Former Rangers team-mate Alex MacDonald has become manager of Hearts.
He has persuaded another friend of his and Willie's, Sandy Jardine, to be a player-assistant manager.
Jimmy Bone, who has had a varied career up and down the country signs up as well.
MacDonald wants Johnston to come along and add his experience for the crop of promising youngsters - such as John Robertson, Gary Mackay and Dave Bowman - he needs to whip into shape in order to win promotion into the top-flight.
He agrees - although being called 'Granddad' by one of the impertinent young pups isn't exactly an endearing start.
Eventually though, the boys get the message that they can learn something from the old hands their gaffer has brought in - Johnston especially.
He would regularly hold court in a boot cupboard which he had turned into his own private smoking room.
The young players would file in and listen attentively. As Gary Mackay says:
"Willie Johnston is one of the nicest gents I have ever met. If you wanted someone to look after you, someone to sit you down and talk you through the pitfalls of the game, he time in abundance for everybody to do just that.
"I have a lot of respect for guys that I played alongside but out of everybody, and I mean everybody, Willie Johnston is the one I had most respect for.
"He had a wee room to himself and he'd go in there before training for his fags and his cup of tea. When I could see him through the smoke clouds, we used to chat away and I learned a lot in that room. Even though my lungs suffered like Hell.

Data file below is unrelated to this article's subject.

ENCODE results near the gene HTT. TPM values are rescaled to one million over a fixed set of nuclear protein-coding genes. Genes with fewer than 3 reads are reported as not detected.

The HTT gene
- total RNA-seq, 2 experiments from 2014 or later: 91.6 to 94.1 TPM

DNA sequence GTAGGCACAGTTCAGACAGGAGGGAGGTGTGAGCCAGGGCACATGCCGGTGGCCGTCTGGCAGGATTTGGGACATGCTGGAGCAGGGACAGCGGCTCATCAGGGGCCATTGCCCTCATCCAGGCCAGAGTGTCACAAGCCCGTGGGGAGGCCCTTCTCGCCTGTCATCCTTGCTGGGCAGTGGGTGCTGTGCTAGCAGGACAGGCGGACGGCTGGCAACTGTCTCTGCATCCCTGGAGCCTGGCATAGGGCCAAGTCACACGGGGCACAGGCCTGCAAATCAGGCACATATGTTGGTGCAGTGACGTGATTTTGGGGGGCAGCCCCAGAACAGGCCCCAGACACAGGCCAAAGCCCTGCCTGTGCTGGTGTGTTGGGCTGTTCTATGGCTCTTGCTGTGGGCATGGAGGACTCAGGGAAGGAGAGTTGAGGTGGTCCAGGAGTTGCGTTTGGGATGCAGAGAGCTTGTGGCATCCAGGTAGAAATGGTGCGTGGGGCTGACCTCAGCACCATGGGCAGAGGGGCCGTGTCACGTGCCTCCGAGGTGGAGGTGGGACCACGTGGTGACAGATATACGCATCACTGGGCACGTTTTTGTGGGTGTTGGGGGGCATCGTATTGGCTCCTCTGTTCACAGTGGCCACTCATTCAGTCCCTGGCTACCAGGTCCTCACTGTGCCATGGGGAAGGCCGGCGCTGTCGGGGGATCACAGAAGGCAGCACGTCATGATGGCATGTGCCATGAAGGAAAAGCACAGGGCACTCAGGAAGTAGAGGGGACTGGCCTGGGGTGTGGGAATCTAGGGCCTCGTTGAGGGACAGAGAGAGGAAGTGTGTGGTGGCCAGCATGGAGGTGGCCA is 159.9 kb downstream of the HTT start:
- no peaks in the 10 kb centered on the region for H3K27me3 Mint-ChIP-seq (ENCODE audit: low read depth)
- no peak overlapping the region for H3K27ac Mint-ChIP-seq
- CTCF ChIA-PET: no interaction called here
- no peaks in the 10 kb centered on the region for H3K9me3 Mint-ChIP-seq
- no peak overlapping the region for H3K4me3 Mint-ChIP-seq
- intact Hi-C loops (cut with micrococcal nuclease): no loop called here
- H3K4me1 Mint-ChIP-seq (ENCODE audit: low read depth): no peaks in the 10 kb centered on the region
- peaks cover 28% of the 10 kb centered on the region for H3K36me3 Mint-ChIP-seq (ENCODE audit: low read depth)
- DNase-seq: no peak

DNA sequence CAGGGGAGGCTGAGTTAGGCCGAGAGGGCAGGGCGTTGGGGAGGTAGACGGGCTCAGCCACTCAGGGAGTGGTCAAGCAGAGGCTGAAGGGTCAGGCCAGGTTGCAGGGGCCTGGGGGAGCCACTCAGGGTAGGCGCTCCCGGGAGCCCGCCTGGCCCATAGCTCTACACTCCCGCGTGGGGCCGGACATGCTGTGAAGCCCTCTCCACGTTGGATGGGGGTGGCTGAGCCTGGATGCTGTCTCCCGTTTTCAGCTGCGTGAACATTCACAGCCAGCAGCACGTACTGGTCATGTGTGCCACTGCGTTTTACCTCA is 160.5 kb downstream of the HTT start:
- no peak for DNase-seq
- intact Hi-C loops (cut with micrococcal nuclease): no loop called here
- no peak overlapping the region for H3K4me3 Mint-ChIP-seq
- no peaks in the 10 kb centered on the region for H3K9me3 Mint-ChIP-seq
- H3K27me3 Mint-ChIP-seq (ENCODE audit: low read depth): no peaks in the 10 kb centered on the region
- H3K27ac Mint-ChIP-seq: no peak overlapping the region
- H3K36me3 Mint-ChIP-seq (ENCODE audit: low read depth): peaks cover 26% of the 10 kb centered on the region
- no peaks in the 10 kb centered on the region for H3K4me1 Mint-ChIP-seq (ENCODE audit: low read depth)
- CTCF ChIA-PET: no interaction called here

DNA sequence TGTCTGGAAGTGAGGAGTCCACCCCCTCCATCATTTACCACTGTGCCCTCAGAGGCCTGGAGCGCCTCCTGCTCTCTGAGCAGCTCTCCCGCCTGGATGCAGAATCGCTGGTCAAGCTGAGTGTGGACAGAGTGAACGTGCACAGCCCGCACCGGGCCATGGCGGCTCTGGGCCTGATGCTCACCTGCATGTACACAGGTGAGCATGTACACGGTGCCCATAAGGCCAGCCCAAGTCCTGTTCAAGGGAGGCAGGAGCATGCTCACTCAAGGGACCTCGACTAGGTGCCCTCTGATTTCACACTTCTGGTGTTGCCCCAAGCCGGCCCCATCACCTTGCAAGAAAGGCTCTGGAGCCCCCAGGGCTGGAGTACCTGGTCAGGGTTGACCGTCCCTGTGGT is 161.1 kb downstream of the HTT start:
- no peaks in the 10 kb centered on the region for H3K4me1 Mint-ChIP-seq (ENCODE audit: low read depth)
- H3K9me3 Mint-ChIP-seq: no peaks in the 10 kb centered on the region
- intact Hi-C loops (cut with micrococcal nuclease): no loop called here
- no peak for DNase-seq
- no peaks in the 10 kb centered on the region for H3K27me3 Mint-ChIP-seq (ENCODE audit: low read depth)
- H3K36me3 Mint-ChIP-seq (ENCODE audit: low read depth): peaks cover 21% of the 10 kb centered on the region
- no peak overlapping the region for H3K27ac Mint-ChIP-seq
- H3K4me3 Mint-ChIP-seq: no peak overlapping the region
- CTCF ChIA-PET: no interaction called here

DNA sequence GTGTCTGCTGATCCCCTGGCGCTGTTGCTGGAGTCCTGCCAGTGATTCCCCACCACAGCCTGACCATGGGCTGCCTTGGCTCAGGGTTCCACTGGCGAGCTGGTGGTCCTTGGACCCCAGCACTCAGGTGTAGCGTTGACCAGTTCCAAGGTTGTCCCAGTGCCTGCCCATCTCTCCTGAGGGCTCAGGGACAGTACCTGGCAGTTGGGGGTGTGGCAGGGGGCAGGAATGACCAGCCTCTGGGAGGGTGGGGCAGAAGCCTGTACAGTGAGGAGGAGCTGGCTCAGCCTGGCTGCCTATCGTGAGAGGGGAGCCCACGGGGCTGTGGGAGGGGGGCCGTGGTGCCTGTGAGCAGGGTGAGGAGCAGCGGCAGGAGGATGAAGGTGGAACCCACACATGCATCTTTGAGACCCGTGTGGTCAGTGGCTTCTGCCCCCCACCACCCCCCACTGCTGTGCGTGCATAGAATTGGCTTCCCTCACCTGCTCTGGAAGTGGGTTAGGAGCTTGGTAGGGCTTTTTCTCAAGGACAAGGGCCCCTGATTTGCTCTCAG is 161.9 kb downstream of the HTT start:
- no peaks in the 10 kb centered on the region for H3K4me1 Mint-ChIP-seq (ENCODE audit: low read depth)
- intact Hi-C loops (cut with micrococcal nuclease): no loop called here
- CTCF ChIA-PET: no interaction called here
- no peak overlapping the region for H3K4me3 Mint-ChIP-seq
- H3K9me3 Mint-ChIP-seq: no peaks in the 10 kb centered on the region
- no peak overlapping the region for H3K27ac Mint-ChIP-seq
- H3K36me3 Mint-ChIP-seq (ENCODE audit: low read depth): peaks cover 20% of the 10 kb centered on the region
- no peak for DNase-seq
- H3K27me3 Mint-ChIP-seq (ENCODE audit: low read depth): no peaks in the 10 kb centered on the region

"He taught all of us young players at Hearts to play on the edge and with no fear. Having this older guy ask for the ball in games when we had our backs to the wall was a huge lesson and taught me never to hide during games."
A Scottish Cup tie against Celtic at Parkhead in 1983 saw Johnston get ready to take a throw-in.
Celtic's Davie Provan - for reasons known only to himself - goes up to Johnston inches from his faces.
Verbals are shouted and then Provan is on the deck writhing around in agony as if whacked by Ernie Shavers himself.
The referee sends off Johnston who is furious and has to be dragged off the pitch by MacDonald and Jardine.
He is adamant that he never touched Provan. Hearts owner Wallace Mercer believes him and lodges a protest to the SFA.
Mercer then threatens legal action when it emerges that two policemen patrolling the touchline say that Johnston never laid a finger on Provan.